By Char Jeré

Ruha Benjamin’s talk on Race After Technology: Abolitionist Tools for the New Jim Code was just as raw as the topic itself. It came with no filters, no disclaimers and no trigger warnings— it wasn’t for the precious, it was for the people whose lives depend on such brutal honesty. This moment with Benjamin felt like an astral projection, the experience catapulting me from a space where darkness was being vilified to a place where it is now finally embraced. During this talk, it seemed like Benjamin was shepherding us out of our own black boxes of internalized racism and into clarity. After her three provocations, I was called to take a left out of my body and a right into my imagination—the directions were simple but you still needed to know them, as a right out of my body could have led me back into someone else’s imagination, essentially up the creek without a paddle. Benjamin stated that, “Most people are forced to live inside of someone else’s imagination”, citing Adrienne Marie Brown’s book Emergent Strategy: Shaping Change, Changing Worlds, as an inspiration. As Brown explains in her book, “I often feel I am trapped inside someone else’s capability. I often feel I am trapped inside someone else’s imagination, and I must engage my own imagination in order to break free.”. Power does indeed lie in the ability to imagine but what happens when you have an old, tiresome imagination that turns innocent people into potential threats, “superpredators” and even worse, demons? These words have all been weaponized by top political figures, from Hillary Clinton to killer cops (like Darren Wilson) against African Americans for centuries. Officer Wilson described Michael Brown as a demon before he brutally shot and killed the 18-year-old on the streets in Ferguson, Missouri in 2014. Audre Lorde would call such things “imagination without insight” in her essay “Poetry is Not a Luxury”.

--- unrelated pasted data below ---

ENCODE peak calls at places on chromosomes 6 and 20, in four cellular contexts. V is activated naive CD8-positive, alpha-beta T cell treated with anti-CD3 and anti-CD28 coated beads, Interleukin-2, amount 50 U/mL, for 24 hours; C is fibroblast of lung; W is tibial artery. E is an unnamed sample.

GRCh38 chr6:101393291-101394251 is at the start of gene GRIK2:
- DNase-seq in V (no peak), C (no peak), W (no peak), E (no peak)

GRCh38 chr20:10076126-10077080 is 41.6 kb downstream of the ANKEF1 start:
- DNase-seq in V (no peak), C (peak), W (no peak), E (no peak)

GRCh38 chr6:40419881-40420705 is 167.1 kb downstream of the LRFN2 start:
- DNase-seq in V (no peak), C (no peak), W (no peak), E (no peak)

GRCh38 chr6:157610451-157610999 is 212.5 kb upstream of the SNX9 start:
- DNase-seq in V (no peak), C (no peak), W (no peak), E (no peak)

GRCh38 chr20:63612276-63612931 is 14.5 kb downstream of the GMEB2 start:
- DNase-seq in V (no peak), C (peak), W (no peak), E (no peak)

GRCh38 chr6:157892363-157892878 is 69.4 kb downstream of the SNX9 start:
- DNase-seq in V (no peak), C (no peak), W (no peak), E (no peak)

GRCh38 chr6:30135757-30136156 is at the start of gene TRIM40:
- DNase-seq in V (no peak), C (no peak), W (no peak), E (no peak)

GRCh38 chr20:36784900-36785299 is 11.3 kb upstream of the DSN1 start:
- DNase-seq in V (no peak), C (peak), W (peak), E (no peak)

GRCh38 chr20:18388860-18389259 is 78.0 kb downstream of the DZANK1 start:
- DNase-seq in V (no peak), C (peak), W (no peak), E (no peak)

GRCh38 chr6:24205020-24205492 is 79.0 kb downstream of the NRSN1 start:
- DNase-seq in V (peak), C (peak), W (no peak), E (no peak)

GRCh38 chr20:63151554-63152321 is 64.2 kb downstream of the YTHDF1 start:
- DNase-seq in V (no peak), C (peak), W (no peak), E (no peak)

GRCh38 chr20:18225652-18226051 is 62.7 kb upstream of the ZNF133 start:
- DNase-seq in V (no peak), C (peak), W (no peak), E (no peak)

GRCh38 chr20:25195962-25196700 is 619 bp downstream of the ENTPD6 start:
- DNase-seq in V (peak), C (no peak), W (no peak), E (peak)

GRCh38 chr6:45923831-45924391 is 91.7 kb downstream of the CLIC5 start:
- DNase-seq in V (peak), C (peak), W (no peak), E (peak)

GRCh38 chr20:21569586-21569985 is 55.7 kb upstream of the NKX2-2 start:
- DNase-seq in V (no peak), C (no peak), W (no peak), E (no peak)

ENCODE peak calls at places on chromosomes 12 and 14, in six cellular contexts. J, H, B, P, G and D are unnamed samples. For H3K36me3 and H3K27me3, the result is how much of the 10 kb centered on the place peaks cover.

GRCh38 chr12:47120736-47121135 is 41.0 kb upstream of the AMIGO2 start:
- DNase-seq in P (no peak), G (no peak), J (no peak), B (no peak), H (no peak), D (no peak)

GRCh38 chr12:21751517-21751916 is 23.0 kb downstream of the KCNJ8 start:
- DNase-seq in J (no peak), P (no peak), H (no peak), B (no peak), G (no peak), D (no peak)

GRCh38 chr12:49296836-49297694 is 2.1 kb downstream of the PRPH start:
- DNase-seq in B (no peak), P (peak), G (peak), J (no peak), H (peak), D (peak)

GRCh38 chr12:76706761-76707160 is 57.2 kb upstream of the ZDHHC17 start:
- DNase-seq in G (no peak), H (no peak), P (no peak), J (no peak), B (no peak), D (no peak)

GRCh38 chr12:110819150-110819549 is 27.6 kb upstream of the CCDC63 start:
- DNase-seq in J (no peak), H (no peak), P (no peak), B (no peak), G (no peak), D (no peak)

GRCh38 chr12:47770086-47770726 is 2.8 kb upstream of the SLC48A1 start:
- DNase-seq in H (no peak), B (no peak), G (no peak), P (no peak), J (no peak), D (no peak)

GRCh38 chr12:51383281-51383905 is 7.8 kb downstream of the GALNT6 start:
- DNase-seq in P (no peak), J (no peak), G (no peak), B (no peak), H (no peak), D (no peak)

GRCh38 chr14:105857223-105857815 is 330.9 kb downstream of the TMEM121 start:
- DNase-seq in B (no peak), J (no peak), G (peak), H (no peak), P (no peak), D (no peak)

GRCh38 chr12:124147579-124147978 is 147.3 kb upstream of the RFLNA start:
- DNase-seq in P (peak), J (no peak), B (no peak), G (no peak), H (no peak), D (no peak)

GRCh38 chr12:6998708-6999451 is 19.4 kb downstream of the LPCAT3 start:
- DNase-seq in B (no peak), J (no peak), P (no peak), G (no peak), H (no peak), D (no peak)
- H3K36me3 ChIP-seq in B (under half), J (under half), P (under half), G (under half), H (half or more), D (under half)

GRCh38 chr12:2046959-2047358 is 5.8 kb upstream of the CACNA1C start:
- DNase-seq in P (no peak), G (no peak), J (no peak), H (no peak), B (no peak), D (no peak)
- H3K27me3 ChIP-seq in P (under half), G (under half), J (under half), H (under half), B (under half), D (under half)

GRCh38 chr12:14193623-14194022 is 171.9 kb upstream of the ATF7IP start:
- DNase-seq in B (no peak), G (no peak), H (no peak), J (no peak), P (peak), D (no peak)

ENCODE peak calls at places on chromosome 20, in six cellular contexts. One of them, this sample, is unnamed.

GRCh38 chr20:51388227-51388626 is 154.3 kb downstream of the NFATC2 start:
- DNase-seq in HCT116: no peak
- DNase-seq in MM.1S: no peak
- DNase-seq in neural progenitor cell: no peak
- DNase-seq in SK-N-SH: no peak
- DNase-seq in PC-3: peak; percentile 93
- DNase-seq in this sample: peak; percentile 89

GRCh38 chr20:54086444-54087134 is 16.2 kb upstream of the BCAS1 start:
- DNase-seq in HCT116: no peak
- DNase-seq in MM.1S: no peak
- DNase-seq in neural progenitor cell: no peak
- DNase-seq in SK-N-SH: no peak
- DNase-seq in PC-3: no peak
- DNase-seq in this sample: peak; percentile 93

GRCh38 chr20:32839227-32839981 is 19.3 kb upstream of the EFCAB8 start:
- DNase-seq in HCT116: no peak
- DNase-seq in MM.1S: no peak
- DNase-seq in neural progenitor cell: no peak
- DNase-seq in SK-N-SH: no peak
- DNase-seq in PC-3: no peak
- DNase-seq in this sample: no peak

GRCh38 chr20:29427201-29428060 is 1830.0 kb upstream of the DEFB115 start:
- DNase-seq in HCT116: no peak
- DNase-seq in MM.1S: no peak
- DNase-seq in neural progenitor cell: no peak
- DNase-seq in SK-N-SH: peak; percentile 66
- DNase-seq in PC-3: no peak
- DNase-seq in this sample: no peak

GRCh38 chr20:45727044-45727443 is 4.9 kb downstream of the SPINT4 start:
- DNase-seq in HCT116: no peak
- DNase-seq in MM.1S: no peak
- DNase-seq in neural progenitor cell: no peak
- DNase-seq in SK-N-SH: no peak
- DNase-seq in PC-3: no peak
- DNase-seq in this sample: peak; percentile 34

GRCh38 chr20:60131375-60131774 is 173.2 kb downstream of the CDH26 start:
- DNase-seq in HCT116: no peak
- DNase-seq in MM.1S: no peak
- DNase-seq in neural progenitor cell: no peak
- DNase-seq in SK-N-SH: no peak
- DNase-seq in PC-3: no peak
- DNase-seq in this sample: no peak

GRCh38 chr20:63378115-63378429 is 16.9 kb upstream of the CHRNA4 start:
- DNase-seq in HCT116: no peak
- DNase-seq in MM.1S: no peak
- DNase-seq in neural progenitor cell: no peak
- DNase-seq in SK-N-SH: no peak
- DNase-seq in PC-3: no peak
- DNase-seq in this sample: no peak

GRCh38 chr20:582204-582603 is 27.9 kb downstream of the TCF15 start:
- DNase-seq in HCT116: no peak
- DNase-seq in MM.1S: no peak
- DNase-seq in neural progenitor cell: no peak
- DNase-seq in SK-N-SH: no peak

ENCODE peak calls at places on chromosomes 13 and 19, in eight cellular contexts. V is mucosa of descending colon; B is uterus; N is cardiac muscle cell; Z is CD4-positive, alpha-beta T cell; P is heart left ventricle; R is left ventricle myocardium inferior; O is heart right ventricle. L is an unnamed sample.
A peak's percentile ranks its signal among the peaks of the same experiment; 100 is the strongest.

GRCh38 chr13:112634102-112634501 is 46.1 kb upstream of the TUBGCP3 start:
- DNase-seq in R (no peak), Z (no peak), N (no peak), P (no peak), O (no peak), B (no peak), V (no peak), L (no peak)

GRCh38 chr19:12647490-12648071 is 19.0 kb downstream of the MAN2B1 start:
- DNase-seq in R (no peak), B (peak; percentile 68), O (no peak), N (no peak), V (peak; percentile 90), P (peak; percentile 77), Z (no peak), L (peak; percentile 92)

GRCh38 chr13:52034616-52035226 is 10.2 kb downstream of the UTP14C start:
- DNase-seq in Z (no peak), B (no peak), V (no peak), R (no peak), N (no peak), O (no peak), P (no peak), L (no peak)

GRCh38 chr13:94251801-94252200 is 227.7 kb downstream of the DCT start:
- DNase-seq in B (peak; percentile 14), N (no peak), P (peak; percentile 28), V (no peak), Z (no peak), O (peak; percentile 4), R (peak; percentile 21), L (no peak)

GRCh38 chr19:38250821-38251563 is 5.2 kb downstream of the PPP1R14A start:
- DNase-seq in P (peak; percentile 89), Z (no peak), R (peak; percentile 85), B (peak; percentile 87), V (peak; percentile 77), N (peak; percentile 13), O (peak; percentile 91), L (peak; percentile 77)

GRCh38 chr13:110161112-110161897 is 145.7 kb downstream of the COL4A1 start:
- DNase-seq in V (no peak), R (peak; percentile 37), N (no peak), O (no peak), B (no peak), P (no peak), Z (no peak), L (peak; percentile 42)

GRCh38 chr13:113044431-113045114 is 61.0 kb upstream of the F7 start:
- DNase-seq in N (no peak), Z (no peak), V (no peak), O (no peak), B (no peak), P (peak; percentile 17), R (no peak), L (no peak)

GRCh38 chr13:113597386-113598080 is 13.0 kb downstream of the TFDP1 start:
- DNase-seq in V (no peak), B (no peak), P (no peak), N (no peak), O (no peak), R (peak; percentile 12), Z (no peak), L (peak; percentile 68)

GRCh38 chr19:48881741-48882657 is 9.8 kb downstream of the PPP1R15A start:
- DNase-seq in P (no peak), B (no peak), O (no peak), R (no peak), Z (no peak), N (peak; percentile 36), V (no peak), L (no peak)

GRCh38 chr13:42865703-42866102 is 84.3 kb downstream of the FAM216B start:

A photograph from the exhibit on African-American progress, on view inside the Palace of Social Economy at the 1900 World’s Fair in Paris. (Library of Congress)

I started thinking more deeply about my daily interactions with intrusive, white-bred artifacts; Benjamin quoted Langdon Winner as saying “Artifacts have politics.”. The residues of white inferiority have been scattered strategically around us and are the default within the design and ultimately, within the system. White bias exists in so many facets of our daily lives that it often becomes disturbingly inconspicuous. Kara Walker states that with monuments and memorials, “…there’s this very peculiar quality that they have of being completely invisible— the larger they are, in fact, the more they sink into the background.” The effects of this phenomenon (white inferiority) were having fun double-dutching and hopscotching through my genes like school kids on summer break. Right there in my cold metal folding chair, I sat realizing that every new technology’s job was not only to reintroduce us to new trauma but to preserve the intergenerational trauma in my DNA. The matrix of oppression could be explicit but it could also be obscure; it could be abrasive while also being agreeable, moonlighting as a “serve and protector”. It was as disruptive as light is to darkness but useless against reason and true innovation. Ruha Benjamin pushes us to examine our interiority, so we no longer need to put up with the mediocrity of settler colonialism. She wants us to liberate ourselves so we can start truly innovating change. We are now impenetrable and have received our reparative vaccinations against white redundancy that have been killing and stagnating us for centuries. It is time to finally welcome modernity. In Safia Elhillo’s book The January Children, she references a quote by Adonis, “How many centuries deep is your wound.”. This was not a question–it was a critical examination of race, ethnicity, class and gender through rhetoric. My question is: when they colonize Mars, will racism still be en vogue?

I am the God of war! ARrrrrghhhh!!!!!